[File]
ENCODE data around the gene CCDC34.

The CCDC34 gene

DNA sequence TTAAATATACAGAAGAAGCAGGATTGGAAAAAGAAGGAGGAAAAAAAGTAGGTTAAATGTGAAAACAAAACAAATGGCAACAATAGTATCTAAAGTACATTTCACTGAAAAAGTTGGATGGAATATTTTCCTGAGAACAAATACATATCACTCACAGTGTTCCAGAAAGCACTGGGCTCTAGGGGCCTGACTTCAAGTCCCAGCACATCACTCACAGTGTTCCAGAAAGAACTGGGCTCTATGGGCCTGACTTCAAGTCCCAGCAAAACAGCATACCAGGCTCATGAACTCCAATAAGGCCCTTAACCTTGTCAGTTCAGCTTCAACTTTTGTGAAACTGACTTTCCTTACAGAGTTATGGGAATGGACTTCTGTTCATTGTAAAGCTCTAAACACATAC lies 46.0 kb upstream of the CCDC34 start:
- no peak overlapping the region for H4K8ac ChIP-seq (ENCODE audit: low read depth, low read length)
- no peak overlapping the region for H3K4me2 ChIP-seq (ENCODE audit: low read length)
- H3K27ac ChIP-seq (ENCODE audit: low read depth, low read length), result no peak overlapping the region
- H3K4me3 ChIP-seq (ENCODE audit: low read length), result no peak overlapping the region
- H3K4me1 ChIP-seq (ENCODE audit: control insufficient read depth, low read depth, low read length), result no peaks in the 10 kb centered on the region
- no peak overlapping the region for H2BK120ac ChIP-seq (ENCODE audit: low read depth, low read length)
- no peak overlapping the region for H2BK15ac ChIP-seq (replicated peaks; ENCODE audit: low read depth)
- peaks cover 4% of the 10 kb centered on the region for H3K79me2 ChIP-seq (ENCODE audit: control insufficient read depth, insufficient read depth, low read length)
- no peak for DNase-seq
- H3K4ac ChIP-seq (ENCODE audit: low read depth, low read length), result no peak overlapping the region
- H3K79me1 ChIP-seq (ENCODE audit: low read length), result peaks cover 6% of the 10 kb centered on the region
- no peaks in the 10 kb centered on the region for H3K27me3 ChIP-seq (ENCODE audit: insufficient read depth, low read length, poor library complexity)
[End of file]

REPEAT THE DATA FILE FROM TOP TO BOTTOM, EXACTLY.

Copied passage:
ENCODE data around the gene CCDC34.

The CCDC34 gene

DNA sequence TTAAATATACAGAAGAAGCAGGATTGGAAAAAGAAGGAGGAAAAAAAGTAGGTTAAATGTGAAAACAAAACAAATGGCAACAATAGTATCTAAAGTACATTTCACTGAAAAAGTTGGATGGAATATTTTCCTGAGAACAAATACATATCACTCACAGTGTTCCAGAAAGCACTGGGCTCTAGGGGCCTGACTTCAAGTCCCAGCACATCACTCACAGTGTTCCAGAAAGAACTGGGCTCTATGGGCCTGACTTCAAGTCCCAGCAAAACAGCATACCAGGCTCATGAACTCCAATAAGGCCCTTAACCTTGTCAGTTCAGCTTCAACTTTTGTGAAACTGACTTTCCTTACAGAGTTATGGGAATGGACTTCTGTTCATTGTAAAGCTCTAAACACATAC lies 46.0 kb upstream of the CCDC34 start:
- no peak overlapping the region for H4K8ac ChIP-seq (ENCODE audit: low read depth, low read length)
- no peak overlapping the region for H3K4me2 ChIP-seq (ENCODE audit: low read length)
- H3K27ac ChIP-seq (ENCODE audit: low read depth, low read length), result no peak overlapping the region
- H3K4me3 ChIP-seq (ENCODE audit: low read length), result no peak overlapping the region
- H3K4me1 ChIP-seq (ENCODE audit: control insufficient read depth, low read depth, low read length), result no peaks in the 10 kb centered on the region
- no peak overlapping the region for H2BK120ac ChIP-seq (ENCODE audit: low read depth, low read length)
- no peak overlapping the region for H2BK15ac ChIP-seq (replicated peaks; ENCODE audit: low read depth)
- peaks cover 4% of the 10 kb centered on the region for H3K79me2 ChIP-seq (ENCODE audit: control insufficient read depth, insufficient read depth, low read length)
- no peak for DNase-seq
- H3K4ac ChIP-seq (ENCODE audit: low read depth, low read length), result no peak overlapping the region
- H3K79me1 ChIP-seq (ENCODE audit: low read length), result peaks cover 6% of the 10 kb centered on the region
- no peaks in the 10 kb centered on the region for H3K27me3 ChIP-seq (ENCODE audit: insufficient read depth, low read length, poor library complexity)